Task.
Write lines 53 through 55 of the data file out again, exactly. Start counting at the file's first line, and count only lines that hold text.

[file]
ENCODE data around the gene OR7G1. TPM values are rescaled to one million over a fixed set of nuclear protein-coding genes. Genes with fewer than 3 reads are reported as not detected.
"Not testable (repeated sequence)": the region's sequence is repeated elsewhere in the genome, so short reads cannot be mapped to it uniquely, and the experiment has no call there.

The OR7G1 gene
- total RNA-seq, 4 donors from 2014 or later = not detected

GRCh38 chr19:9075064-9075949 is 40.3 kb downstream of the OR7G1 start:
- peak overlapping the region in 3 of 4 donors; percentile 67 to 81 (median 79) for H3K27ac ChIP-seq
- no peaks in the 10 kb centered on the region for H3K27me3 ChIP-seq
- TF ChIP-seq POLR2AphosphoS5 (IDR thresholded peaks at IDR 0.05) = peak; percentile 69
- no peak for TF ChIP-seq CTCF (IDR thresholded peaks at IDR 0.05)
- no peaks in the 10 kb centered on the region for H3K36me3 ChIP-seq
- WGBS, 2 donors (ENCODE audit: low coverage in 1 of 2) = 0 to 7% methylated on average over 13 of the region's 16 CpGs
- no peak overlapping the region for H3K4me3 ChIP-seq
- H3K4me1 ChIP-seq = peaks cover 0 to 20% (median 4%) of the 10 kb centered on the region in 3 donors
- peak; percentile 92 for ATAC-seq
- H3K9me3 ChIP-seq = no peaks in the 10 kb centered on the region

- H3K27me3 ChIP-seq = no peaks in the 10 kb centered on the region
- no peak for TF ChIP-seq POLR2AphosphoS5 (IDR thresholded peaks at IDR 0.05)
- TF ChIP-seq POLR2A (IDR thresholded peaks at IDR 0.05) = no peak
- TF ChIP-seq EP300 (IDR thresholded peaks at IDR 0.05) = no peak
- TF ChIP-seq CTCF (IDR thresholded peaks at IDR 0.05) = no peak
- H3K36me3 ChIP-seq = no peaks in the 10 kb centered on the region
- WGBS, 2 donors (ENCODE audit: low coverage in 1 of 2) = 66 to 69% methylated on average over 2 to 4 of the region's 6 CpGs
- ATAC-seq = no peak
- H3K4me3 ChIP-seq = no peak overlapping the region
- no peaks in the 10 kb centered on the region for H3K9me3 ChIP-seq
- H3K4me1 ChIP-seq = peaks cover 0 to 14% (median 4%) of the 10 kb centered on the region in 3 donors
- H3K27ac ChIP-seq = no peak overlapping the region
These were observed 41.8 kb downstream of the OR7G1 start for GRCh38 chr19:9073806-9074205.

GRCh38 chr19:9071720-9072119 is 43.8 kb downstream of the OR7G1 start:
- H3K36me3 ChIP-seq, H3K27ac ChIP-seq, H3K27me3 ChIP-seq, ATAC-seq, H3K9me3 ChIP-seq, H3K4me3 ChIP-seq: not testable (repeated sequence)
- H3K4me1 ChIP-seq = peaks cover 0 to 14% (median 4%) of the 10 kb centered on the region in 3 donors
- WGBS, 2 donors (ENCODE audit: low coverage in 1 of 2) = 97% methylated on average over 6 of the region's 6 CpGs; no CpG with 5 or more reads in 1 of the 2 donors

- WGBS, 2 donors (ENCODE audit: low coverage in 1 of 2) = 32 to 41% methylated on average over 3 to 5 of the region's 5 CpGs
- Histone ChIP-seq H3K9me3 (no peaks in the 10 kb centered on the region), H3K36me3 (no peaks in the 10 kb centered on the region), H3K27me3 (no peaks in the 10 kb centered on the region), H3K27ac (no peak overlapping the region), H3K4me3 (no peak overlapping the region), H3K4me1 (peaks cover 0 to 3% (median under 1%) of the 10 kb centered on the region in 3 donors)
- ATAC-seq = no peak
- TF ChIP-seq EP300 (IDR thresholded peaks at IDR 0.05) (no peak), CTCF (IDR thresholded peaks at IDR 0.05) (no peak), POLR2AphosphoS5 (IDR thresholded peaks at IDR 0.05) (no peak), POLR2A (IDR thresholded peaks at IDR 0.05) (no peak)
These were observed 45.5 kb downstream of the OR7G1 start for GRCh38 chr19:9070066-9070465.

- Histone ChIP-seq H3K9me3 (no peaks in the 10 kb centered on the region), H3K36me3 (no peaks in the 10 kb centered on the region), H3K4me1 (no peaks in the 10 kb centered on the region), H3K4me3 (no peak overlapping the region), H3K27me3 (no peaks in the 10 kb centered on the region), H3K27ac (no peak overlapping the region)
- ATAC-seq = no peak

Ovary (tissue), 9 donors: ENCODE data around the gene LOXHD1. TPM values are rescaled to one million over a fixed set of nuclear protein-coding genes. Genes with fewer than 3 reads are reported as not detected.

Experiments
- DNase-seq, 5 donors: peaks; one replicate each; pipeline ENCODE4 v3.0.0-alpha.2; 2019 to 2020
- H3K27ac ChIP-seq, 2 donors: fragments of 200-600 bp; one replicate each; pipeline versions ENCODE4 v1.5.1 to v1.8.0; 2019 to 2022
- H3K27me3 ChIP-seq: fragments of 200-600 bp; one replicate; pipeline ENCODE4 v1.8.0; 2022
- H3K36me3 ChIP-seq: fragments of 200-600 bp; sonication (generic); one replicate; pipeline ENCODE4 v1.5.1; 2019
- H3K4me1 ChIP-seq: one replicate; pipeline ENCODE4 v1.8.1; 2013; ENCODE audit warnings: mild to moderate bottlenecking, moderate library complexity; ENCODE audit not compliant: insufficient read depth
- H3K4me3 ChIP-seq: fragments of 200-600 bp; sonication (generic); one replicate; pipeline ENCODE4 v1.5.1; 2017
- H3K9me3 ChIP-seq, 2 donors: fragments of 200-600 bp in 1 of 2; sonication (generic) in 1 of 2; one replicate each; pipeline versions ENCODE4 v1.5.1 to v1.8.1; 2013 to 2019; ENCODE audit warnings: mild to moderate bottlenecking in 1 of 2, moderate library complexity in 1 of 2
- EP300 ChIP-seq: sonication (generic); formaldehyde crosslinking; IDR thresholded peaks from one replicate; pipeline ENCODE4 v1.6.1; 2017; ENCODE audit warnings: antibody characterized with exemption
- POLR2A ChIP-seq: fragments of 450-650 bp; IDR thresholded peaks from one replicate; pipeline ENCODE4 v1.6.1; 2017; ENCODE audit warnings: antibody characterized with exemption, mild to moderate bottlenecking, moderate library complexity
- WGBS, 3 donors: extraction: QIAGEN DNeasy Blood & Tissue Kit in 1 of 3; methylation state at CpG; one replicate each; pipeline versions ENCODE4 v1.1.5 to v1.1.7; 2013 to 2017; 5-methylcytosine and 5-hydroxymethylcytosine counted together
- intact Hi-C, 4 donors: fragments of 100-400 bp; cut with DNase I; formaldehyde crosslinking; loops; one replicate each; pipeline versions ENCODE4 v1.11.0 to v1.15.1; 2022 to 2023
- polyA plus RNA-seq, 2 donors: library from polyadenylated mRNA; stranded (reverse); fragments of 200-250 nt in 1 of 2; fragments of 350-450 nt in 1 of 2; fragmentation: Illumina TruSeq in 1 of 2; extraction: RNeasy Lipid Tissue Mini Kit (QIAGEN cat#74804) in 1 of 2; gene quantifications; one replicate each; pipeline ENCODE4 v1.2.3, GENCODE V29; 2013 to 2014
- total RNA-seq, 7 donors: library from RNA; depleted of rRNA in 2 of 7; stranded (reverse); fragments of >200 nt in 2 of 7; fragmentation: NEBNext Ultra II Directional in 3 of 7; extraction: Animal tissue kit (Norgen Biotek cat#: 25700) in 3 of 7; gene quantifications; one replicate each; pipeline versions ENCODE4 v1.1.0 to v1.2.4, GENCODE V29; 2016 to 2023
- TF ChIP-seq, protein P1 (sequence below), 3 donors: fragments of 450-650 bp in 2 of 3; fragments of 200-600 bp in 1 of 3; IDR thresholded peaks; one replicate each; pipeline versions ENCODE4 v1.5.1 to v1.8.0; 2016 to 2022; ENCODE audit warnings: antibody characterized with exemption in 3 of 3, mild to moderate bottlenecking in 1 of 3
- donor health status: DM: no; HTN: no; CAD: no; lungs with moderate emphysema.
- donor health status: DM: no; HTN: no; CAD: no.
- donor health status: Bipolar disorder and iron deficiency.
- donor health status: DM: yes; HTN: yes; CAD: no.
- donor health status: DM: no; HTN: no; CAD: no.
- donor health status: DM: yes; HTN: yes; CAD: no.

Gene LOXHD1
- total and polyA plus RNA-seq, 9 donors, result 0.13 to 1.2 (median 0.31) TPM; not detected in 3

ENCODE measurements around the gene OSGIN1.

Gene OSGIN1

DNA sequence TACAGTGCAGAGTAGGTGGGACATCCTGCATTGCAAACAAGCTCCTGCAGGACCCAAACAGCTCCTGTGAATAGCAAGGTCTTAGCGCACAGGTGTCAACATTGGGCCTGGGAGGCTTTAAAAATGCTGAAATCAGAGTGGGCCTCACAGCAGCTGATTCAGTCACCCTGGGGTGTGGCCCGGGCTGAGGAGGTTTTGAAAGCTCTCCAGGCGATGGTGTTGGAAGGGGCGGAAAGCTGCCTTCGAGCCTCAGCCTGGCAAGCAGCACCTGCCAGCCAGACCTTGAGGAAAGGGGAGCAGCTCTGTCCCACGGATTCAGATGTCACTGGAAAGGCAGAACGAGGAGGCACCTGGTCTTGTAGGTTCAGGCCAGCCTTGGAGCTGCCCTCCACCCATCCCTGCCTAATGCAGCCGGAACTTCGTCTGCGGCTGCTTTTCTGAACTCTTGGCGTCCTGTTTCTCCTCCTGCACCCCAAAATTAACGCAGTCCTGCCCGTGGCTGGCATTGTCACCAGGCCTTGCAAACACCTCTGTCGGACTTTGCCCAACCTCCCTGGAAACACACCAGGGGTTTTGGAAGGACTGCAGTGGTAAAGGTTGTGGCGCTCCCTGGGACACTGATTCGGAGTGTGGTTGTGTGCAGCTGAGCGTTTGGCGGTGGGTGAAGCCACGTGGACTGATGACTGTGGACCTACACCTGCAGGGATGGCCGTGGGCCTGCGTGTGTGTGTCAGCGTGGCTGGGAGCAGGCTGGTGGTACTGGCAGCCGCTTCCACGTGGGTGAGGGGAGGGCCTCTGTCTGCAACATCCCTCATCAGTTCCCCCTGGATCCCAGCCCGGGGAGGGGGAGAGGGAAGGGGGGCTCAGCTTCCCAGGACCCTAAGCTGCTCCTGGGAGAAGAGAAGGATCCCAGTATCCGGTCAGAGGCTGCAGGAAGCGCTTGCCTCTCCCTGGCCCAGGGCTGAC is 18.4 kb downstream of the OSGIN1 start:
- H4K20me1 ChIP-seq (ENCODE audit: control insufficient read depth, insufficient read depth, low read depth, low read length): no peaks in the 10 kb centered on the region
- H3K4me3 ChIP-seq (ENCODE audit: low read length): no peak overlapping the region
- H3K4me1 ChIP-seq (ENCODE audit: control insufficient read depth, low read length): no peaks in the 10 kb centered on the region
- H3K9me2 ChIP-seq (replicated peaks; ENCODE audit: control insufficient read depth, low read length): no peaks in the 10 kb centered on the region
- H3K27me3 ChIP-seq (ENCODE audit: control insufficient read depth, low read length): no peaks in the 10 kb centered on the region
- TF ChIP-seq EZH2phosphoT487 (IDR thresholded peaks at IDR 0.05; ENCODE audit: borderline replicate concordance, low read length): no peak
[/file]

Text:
- polyA plus RNA-seq, 2 donors: library from polyadenylated mRNA; stranded (reverse); fragments of 200-250 nt in 1 of 2; fragments of 350-450 nt in 1 of 2; fragmentation: Illumina TruSeq in 1 of 2; extraction: RNeasy Lipid Tissue Mini Kit (QIAGEN cat#74804) in 1 of 2; gene quantifications; one replicate each; pipeline ENCODE4 v1.2.3, GENCODE V29; 2013 to 2014
- total RNA-seq, 7 donors: library from RNA; depleted of rRNA in 2 of 7; stranded (reverse); fragments of >200 nt in 2 of 7; fragmentation: NEBNext Ultra II Directional in 3 of 7; extraction: Animal tissue kit (Norgen Biotek cat#: 25700) in 3 of 7; gene quantifications; one replicate each; pipeline versions ENCODE4 v1.1.0 to v1.2.4, GENCODE V29; 2016 to 2023
- TF ChIP-seq, protein P1 (sequence below), 3 donors: fragments of 450-650 bp in 2 of 3; fragments of 200-600 bp in 1 of 3; IDR thresholded peaks; one replicate each; pipeline versions ENCODE4 v1.5.1 to v1.8.0; 2016 to 2022; ENCODE audit warnings: antibody characterized with exemption in 3 of 3, mild to moderate bottlenecking in 1 of 3